This paper thus explores the different ways in which equality simultaneously serves to generate and obscure social difference, creating enclaves that are not merely spatial, but also fundamentally « ethical ».
Modular education: exploring international education through the competing myths of the oil workers' school and the international civil servants' school
The paper draws on two competing foundational myths in international education - the Shell school in Piasau and the Ecolint in Geneva - to mutually inform on logics of abstraction and recontextualisation both in contexts of extractive enclavement and international cosmopolitan education.
International education has dramatically expanded over the last 20 years. This growing industry relies on two competing foundational myths which will serve as heuristic tools to explore the concept of "cosmopolitan enclave". The most circulated narrative in the field relates international education to the birth of the League of Nations, suggesting ideals of peace and cosmopolitan engagements on an ideational level (e.g. Kurt Hahn colleges) and the need to cater for the children of international civil servants on a practical one (e.g. Ecole Internationale de Genève in 1924). The second myth traces the birth of "international education" back to the first Shell school in Indonesia in 1922 and to subsequent corporate policies towards expatriates employees.
The paper explores the intertwining practices and discourses of "cosmopolitanism" and "enclavement" within the field of international education by discussing in what ways extractive enclavement (illustrated in the Shell narrative) informs the development of cosmopolitan education (illustrated in the Ecolint narrative). To do so, I borrow Anna Happel's reflexions on "modularity" (2012) to tease out logics of global abstraction and local recontextualisation and use it to link different and often contradictive trends in international education. Building on desk research, ethnographic fieldwork in "international" schools and interviews with various actors of the field, the paper subsequently traces modularity in schools' infrastructures, workforce, and curricula. It suggests that the expansion of international education largely follows spatio-temporal fixes of capital and thereby requires techniques of abstraction and recontextualisation which cosmopolitan ideals contribute to articulate.
Spatializing Foreigners in China: From Ethnic Clusterization to Cosmopolitan Enclavement?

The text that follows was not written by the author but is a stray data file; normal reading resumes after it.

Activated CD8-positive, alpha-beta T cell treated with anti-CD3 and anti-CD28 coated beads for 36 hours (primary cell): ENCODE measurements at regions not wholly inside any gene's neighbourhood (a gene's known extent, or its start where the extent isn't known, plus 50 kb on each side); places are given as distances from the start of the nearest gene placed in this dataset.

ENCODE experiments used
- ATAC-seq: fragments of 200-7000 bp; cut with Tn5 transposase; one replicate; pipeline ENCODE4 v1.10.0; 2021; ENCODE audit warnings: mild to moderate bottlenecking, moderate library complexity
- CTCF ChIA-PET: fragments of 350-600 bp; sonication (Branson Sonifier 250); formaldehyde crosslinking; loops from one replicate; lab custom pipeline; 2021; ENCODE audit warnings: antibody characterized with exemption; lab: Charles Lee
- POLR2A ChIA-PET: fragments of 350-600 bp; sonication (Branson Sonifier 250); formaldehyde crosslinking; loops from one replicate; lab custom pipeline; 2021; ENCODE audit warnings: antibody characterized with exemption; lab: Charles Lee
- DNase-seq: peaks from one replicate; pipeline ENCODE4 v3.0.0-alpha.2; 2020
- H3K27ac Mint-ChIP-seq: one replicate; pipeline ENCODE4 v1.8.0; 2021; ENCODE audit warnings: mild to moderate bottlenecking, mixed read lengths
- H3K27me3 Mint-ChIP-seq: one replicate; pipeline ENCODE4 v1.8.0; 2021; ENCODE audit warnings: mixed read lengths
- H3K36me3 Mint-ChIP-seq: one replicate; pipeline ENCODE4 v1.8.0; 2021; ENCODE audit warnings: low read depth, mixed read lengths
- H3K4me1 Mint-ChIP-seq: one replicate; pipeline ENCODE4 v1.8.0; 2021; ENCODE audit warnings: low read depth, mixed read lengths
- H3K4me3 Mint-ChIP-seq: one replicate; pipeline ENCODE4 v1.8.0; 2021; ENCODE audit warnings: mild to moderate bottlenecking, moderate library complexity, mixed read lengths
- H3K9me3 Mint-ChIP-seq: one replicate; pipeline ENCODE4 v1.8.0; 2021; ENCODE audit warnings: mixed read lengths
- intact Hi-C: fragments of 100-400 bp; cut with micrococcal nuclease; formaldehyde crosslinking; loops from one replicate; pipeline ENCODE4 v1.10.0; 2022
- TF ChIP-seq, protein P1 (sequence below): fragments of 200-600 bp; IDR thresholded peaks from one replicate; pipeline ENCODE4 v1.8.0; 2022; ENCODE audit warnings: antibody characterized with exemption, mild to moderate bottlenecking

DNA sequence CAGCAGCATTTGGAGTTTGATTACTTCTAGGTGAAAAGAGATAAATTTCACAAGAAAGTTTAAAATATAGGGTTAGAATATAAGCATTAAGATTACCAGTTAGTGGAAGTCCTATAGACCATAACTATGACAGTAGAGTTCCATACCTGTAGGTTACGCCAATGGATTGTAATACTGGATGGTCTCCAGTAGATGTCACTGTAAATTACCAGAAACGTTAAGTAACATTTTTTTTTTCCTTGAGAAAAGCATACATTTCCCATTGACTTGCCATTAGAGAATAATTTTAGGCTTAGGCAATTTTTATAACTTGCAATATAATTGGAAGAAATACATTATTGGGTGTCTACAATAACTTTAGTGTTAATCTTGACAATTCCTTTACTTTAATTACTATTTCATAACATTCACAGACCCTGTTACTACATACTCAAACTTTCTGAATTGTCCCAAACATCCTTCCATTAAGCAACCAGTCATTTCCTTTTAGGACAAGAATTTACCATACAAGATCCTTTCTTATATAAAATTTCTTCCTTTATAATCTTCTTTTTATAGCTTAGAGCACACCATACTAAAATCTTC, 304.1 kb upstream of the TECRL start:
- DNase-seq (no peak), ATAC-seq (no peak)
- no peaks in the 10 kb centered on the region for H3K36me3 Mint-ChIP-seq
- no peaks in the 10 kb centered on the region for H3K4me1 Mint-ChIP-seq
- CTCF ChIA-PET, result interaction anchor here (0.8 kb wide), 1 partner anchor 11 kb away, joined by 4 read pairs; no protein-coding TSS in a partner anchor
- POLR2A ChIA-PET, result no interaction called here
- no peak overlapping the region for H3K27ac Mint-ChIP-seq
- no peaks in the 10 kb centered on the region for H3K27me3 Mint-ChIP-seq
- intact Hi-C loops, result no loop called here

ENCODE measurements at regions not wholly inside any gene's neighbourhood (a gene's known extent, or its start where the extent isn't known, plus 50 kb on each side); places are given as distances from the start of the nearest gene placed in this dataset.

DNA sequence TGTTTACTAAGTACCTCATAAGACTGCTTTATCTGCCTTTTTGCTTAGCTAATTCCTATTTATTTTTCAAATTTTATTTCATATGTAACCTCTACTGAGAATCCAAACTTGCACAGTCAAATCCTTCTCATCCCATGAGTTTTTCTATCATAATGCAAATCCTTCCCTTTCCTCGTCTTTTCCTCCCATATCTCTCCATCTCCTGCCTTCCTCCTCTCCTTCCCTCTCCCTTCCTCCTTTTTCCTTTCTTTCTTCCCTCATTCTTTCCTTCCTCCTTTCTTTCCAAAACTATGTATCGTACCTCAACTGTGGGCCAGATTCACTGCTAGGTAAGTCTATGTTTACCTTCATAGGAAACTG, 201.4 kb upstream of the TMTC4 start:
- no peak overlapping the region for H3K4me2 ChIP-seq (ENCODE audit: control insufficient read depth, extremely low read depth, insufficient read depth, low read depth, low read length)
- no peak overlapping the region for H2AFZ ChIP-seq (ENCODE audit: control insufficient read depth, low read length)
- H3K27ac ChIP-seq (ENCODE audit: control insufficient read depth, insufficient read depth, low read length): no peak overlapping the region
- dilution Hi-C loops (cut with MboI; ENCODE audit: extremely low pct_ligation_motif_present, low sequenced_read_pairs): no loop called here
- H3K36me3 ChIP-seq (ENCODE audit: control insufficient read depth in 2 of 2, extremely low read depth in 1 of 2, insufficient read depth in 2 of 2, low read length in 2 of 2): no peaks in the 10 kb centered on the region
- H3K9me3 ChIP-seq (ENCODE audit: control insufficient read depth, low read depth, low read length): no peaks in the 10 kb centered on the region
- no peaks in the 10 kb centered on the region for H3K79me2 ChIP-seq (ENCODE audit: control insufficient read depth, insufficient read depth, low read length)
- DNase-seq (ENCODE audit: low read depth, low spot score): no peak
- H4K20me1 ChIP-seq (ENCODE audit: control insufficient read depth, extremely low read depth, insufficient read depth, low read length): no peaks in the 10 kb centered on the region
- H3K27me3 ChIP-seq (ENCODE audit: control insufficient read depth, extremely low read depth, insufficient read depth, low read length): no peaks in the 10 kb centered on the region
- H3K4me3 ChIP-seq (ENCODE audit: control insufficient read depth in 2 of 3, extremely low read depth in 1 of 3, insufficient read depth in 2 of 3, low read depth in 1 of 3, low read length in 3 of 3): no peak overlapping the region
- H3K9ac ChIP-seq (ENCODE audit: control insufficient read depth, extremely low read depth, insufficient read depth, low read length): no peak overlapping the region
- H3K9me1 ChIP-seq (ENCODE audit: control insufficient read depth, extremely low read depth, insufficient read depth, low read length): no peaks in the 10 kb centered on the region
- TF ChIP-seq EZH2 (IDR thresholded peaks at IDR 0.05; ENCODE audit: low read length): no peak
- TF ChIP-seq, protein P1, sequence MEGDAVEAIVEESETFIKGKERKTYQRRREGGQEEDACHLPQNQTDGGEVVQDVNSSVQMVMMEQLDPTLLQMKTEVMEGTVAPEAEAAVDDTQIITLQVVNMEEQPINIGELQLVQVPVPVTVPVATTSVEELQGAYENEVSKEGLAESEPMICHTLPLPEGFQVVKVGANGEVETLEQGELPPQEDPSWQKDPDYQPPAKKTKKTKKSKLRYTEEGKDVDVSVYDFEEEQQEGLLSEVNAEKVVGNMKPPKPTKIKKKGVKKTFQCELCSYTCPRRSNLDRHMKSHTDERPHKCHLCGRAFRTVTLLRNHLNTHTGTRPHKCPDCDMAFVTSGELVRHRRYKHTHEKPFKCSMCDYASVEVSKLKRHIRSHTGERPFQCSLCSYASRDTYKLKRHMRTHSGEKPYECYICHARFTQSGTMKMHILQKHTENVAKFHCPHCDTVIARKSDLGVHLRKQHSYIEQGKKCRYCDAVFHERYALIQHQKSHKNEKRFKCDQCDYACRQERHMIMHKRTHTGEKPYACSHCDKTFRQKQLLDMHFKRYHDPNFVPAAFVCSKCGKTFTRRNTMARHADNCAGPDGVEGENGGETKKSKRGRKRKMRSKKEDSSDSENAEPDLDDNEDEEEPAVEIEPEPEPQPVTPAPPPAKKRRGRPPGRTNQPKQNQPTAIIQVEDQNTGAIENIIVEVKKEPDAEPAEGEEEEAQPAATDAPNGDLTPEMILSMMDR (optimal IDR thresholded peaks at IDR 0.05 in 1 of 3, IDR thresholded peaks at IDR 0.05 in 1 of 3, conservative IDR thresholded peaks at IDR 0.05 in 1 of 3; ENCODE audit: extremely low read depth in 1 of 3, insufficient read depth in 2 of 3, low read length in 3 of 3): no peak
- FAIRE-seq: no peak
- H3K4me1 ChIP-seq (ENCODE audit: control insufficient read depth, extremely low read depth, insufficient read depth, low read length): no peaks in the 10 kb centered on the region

This paper approaches the concept of cosmopolitan enclavement from the prism of urban Chinese society. It compares two antipodal neighborhoods addressing the relevance of spatiality and boundarization practices in the renegotiation of cosmopolitanism, transnationality, and stranger-ness.
This research looks at China as a country of immigration; a phenomenon restarted around twenty years ago after a long hiatus. Until recently this migration movement continued to grow, an inflow of foreigners never seen before in the country's history as destination for migration, layering visibly on the urban texture.
In China, foreigners tend to cluster in particular provinces and cities, and in those cities, they tend to cluster in particular areas.
In Guangzhou, foreigners are following apparently clear-cut clusterization patterns: this paper is an ethnographic comparison of two of these foreign neighborhoods. One neighborhood is Liede, where mostly white wealthy westerners cluster with middle-class locals; the other neighborhood is Xiaobei, where black mostly from the African continent connive with internal migrants and religious minorities.
Firstly, this paper will theoretically engage with previous literature on ethnic enclaves, discussing the possibility of foreign enclaves in the Chinese territory, and discuss the meanings of cosmopolitanism in China, as well as its discrepancies. Secondly, it will present a spatial analysis of the two enclaves, linking the differential proxemics and some of the practices of (self-)boundarization, showing how within a few kilometers different two antipodal types of enclavement can be found, and their social and political responses.
Believing that a comparison could be an interesting lens to show differential tensions and paradoxes at work even in a single city, the case of China would broaden the spectrum of ongoing processes of cosmopolitan enclavement.
This panel is closed to new paper proposals.